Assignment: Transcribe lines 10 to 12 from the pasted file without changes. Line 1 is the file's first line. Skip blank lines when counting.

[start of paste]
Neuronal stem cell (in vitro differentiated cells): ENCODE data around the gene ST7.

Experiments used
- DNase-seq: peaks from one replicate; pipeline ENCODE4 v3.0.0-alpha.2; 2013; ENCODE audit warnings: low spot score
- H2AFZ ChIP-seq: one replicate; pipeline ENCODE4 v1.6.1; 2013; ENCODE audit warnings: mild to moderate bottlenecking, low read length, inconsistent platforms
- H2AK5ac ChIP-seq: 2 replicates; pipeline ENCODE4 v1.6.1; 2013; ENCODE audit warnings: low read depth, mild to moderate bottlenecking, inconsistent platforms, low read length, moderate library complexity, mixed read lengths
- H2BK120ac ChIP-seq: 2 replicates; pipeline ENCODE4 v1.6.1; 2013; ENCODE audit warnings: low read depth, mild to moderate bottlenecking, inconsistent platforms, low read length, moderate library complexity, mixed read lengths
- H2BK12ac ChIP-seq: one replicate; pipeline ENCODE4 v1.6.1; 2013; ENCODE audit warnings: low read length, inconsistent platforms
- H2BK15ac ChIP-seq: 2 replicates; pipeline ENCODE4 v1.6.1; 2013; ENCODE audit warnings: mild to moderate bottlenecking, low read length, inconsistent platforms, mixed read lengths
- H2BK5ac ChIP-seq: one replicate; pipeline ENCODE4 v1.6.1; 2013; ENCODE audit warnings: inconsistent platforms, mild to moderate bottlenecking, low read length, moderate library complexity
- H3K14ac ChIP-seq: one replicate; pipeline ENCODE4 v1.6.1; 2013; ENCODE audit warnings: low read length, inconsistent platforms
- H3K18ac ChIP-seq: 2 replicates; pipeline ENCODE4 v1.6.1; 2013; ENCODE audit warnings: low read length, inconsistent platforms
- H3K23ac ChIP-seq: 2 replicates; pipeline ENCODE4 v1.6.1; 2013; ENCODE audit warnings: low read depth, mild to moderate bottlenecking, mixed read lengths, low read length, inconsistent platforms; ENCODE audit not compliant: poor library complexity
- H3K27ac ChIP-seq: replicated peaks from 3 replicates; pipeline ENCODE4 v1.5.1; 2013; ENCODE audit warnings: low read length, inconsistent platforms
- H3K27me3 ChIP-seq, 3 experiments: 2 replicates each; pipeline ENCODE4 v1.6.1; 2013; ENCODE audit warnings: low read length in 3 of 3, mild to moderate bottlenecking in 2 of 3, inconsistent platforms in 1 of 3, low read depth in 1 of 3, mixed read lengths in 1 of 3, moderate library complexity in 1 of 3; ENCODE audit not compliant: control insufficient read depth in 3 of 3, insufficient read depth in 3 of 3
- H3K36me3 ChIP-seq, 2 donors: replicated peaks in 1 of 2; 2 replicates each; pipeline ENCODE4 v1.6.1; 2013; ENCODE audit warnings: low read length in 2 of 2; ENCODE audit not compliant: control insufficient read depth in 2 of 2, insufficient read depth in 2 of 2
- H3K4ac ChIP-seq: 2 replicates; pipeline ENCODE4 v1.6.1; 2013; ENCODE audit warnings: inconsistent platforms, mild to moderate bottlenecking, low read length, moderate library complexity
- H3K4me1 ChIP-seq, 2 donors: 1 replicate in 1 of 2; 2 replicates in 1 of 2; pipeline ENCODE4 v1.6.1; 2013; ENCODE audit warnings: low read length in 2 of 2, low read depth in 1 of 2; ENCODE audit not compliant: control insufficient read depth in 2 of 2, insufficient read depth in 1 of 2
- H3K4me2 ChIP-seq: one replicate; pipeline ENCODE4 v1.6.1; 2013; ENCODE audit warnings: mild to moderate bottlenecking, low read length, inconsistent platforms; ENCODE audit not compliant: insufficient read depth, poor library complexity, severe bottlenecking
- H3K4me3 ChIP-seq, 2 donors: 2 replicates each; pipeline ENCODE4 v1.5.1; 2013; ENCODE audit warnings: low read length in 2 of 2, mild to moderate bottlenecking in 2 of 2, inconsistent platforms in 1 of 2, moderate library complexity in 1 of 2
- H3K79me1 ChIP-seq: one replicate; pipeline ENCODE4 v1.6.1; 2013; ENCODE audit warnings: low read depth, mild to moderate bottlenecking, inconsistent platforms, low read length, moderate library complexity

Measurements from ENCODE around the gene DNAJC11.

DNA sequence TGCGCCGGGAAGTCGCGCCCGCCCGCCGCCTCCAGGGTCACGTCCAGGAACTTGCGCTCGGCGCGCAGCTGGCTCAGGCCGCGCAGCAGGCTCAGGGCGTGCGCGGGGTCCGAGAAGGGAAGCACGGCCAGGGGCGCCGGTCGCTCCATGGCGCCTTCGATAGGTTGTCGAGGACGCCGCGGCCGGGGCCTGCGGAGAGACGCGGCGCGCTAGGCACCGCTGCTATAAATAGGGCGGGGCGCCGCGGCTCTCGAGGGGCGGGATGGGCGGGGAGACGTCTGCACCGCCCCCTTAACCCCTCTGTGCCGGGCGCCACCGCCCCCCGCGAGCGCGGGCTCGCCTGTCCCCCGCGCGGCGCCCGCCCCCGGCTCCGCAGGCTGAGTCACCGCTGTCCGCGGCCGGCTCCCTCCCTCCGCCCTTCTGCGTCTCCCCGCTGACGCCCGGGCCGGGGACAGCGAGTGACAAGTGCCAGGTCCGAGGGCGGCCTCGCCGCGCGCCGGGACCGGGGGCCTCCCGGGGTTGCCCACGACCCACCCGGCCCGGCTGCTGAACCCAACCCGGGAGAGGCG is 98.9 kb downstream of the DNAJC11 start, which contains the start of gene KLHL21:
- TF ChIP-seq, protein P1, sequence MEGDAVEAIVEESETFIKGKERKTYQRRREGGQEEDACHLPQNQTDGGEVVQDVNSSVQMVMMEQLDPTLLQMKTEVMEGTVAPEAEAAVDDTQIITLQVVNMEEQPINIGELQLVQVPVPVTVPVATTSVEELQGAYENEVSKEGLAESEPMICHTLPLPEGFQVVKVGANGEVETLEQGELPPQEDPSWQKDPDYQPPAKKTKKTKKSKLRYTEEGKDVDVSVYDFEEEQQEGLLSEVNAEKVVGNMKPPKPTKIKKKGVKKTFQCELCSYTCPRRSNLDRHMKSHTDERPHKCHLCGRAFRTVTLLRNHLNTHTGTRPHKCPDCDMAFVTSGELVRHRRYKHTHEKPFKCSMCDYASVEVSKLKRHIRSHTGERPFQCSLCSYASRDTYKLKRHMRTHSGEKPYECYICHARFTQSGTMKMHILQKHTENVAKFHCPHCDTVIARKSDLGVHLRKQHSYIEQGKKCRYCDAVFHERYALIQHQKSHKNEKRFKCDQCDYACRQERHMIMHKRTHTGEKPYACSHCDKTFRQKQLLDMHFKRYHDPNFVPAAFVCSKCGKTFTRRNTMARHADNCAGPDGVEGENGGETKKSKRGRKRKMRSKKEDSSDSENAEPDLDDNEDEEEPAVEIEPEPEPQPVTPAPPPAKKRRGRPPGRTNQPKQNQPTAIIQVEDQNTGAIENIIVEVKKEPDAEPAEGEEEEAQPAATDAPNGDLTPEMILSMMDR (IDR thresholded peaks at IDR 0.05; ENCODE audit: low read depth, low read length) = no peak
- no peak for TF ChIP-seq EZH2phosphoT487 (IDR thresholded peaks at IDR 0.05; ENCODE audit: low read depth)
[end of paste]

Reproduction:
- H3K14ac ChIP-seq: one replicate; pipeline ENCODE4 v1.6.1; 2013; ENCODE audit warnings: low read length, inconsistent platforms
- H3K18ac ChIP-seq: 2 replicates; pipeline ENCODE4 v1.6.1; 2013; ENCODE audit warnings: low read length, inconsistent platforms
- H3K23ac ChIP-seq: 2 replicates; pipeline ENCODE4 v1.6.1; 2013; ENCODE audit warnings: low read depth, mild to moderate bottlenecking, mixed read lengths, low read length, inconsistent platforms; ENCODE audit not compliant: poor library complexity